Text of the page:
So, I asked for your feedback on this blog series about what you wanted to hear more about and the majority of people wanted more information about training and also gymnastics technical information like understanding the code of points and various requirements for competitions.
If you do have any specific requests please do feel free to get in touch on the adult gymnastics Facebook group, as I’ll be happy to share these.
In this entry I am going to be talking about bars.
I didn’t compete on bars at all last year. This was because I didn’t have enough skills to put a routine together. The skills that I needed either required greater strength than I had or were quite scary to try. It’s not uncommon in adult competitions for people to choose to sit out of bars. In the all-around you only count three out of four scores in the women’s competition so this means you can sit out on one piece of apparatus. Obviously, that increases pressure on the other three pieces of apparatus as you don’t leave room for any falls, but it does mean you don’t have to worry about a piece you are really struggling with.
With all competitions cancelled for the year, and with this increased period of time out of the gym, I spent a lot of time thinking about how I could increase my strength – something which had been preventing me from competing some of my bars skills. A lot of this has been very basic, adding in regular conditioning sessions which involve press-ups and planks, and holding handstands against a wall. I’ve also been doing repetitions with dumbbells. Another area that has required strengthening has been by core, and I’ve found doing regular v-sits has been helpful as well as trying leg lifts (admittedly this would be a more effective exercise if I was using wall-bars rather than how I’m doing it, but it’s still a helpful exercise).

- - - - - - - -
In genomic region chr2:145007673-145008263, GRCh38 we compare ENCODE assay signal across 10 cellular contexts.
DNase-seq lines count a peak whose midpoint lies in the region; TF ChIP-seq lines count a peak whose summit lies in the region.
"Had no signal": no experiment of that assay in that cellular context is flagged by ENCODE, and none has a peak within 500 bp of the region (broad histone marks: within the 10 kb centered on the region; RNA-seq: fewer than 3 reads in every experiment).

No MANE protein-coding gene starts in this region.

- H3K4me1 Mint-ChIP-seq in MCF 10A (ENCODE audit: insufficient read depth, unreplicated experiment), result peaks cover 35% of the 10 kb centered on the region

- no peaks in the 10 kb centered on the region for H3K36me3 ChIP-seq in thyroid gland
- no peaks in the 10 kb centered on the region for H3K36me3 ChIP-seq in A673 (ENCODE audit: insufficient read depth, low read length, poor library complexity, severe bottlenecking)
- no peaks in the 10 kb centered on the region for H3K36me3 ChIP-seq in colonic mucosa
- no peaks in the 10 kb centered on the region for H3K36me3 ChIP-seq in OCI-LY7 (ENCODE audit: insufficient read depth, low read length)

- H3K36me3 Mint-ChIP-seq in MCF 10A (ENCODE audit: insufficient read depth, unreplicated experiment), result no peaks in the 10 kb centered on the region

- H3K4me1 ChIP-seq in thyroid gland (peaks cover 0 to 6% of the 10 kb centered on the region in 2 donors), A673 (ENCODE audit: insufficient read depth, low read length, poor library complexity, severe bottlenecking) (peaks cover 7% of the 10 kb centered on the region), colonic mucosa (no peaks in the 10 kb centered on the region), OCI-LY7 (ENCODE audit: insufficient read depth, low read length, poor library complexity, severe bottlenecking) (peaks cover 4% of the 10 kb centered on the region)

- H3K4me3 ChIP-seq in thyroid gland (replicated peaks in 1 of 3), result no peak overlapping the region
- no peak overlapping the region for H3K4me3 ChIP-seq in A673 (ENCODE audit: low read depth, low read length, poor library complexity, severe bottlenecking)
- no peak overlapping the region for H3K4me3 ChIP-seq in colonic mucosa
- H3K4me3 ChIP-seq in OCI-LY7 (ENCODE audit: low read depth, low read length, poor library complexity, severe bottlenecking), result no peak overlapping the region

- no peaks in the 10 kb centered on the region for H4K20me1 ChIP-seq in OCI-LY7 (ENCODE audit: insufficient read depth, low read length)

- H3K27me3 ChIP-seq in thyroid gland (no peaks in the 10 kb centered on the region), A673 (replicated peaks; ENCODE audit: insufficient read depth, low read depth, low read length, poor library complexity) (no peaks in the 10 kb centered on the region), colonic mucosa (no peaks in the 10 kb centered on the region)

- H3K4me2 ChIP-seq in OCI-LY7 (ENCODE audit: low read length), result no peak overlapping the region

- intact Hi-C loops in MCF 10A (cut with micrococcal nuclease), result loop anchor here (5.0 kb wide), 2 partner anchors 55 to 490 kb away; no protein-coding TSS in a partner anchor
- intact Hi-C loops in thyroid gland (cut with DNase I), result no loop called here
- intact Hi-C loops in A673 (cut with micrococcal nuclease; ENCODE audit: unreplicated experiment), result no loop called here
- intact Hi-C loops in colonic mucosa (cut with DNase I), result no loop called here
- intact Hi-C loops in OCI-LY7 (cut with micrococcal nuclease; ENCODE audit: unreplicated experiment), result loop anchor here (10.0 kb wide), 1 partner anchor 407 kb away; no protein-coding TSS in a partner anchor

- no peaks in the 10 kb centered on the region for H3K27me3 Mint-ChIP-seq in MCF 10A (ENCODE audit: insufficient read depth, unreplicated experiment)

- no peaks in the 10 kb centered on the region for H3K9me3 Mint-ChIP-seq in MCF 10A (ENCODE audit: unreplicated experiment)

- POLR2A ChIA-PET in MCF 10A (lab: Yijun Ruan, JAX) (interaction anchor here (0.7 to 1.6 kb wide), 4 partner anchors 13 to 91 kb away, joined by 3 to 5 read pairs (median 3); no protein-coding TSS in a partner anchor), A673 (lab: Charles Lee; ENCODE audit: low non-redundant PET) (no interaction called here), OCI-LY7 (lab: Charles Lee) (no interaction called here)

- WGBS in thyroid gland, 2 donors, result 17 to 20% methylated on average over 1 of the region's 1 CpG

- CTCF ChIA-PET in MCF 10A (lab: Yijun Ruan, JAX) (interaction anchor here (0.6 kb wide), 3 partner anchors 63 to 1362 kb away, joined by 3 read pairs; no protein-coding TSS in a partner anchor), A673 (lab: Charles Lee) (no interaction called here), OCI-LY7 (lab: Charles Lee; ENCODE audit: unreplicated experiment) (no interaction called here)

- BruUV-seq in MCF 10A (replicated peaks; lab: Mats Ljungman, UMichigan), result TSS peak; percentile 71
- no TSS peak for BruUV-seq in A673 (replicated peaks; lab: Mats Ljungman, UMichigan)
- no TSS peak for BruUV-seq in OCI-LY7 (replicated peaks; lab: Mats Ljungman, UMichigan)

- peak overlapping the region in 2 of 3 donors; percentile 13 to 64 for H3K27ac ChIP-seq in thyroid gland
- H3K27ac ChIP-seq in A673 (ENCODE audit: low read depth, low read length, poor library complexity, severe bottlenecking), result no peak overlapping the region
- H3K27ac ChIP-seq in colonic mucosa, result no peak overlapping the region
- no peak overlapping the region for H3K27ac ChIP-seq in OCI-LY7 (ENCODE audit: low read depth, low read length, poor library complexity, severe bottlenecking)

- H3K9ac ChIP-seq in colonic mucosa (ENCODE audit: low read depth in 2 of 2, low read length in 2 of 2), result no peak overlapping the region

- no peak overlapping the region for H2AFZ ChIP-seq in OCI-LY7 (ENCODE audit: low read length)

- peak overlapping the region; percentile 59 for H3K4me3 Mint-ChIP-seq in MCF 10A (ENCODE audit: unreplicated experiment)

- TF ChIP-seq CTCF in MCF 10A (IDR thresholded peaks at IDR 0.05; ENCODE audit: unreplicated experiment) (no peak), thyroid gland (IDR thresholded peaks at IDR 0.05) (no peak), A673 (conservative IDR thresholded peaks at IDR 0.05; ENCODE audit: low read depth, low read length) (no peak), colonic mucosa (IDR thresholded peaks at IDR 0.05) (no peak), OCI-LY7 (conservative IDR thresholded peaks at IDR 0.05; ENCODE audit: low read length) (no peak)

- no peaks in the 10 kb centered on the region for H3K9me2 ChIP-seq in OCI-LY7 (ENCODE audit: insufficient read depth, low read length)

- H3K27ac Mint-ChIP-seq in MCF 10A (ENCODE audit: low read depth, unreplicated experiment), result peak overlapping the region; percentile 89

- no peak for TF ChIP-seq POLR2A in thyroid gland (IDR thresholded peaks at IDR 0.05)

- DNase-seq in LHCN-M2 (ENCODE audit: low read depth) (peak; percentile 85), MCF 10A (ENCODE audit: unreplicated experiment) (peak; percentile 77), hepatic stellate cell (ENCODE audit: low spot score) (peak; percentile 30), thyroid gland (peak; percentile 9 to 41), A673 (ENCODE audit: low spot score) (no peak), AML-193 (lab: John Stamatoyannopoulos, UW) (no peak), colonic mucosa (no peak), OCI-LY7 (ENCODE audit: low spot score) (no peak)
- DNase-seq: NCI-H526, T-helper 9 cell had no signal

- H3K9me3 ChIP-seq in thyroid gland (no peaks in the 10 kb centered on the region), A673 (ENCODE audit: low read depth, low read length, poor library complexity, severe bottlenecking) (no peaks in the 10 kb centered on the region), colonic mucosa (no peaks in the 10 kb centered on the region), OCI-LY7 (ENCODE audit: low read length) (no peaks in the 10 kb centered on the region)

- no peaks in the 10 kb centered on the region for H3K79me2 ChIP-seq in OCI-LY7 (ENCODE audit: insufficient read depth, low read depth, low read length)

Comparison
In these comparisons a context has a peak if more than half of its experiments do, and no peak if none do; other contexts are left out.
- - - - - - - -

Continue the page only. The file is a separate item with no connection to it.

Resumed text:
I’ve also been practicing my dish and arch shapes in readiness for swinging on the bars themselves.
The great news is that all of these exercises can be done at home without the need for equipment, (with the exceptions of the weight related exercises) so anyone can add these in during the week.
I mentioned in my previous blog how amazed I was that my conditioning paid off when I hit bars and that suddenly I was able to complete a circle up, which I hadn’t been able to do before. The same could be said when I was practicing my swinging and also my overall stamina to continue on what is a physically demanding piece of apparatus!
I haven’t yet conquered the mental challenges with some of the other skills and this is possibly made harder by not being able to have a coach to spot you due to the measures around Covid-19 – although maybe that’s good for me!
One of these goals is working on a straddle and a squat on to the low bar. I can now climb on which is progress for me, but the straddle on still needs work and this is completely psychological.
The other mental block – which seems to be consistent on floor too – is going backwards. I can’t yet do a forward hip circle, but that is largely due to getting the technique right however, the backward hip circle is definitely in the mind which is weird because essentially I’ve just done the same thing with a circle up. Oh dear! Still – I’m confident I will have some kind of bars routine together for when competitions start again, hopefully sometime next year.
The moves that I’ve described are all acceptable for the novice level in Women’s Artistic competitions, so it will be a case of making sure everything is clean and minimises the chances of getting deductions on execution and that is a case of PRACTICE!